Just days after the smallest details on the rescue package for Greece have been worked out (a combination of the efforts of the 15 eurozone partners and the IMF) Athens requested the assistance. This ended months of speculations on whether Greece wanted help or not. The latest rumour was almost 10 days ago when it was announced that Greece sent a letter to the International Monetary Fund (IMF) but later it appeared that the letter was just part of a procedure. The fate also interfered in delaying of the loan, as because of the Icelandic volcano and the closure of a great number of European airports, the first meeting of the Fund with the Greek authorities failed.
Now the road is finally copen. The request for the activation of the mechanism was made personally by prime minister George Papandreou who said that market pressure threatened Greek economy with derail. This is why he had asked his minister of finance George Papaconstantinou to file the application for the rescue plan, the European cost of which is 30 bn euro and IMF's share must be one third of this amount additionally. The agreed interest rate is approximately 5%.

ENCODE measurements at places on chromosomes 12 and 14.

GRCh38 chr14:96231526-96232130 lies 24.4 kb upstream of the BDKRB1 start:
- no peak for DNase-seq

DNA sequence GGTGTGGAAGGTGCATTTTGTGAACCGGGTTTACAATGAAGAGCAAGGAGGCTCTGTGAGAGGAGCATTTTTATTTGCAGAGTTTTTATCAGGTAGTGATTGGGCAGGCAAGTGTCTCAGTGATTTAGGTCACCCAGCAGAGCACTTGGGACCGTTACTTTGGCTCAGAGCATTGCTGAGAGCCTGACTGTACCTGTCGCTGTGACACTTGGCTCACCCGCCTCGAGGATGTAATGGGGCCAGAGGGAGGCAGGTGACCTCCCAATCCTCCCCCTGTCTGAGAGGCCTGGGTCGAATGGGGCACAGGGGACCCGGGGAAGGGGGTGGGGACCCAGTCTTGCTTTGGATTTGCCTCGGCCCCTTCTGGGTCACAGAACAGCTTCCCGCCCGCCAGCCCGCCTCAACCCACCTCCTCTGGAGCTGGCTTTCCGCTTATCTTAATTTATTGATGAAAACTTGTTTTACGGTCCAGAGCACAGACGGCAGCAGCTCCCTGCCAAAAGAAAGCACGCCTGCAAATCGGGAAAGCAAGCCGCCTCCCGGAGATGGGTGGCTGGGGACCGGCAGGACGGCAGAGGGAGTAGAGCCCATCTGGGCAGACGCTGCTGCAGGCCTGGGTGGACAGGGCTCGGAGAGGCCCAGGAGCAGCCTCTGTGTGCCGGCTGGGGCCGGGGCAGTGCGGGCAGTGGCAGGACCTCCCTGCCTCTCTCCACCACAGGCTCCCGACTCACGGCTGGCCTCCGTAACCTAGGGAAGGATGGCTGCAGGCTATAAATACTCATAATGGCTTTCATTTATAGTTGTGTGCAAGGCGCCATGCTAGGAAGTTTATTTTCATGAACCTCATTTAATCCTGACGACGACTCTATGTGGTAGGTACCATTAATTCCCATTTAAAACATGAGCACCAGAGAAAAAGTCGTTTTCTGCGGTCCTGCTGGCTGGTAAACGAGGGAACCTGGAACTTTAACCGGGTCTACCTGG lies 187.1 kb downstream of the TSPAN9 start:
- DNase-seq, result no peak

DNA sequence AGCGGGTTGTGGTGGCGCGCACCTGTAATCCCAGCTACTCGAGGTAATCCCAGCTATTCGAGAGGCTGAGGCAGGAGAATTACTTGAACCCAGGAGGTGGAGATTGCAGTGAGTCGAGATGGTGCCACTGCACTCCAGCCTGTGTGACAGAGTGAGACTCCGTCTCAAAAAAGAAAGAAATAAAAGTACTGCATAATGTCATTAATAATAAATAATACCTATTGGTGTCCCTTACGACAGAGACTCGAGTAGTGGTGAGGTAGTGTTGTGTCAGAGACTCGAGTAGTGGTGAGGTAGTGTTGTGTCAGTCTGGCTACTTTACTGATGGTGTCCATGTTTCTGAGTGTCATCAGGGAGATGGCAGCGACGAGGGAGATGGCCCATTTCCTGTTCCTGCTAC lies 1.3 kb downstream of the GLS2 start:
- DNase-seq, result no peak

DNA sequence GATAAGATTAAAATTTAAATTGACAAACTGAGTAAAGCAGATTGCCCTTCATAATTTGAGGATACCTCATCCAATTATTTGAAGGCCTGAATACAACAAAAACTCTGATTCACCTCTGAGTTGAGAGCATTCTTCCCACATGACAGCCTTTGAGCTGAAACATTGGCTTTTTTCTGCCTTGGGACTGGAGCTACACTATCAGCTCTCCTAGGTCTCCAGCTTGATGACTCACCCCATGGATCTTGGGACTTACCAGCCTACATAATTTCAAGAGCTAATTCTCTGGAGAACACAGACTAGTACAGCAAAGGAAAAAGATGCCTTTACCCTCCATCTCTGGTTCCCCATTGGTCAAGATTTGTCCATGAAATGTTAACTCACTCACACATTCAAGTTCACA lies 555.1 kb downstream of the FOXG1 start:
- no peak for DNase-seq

The main reason for the decision of the Greek government is that the prices of lending reached dangerous levels by pushing interest rates on 10-year Greek bonds to almost 9%. This is a consequence of the decision of Moody's credit rating agency to diminish Greece's rating and spring data of Eurostat showed that the budgetary deficit of Greece reached 13.6 per cent for 2009 - up from 12.9 per cent as it was known so far.
In order the loan to be granted, all participants in the mechanism must approve it - all eurozone ministers of finance, the European Central Bank, the Commission and the IMF. It is still not clear in what order this will take place and how much time it will take. When the mechanism was negotiated the president of the Eurogroup Jean-Claude Juncker said it gave an opportunity for a very quick reaction, without specifying however what it meant - whether hours or days.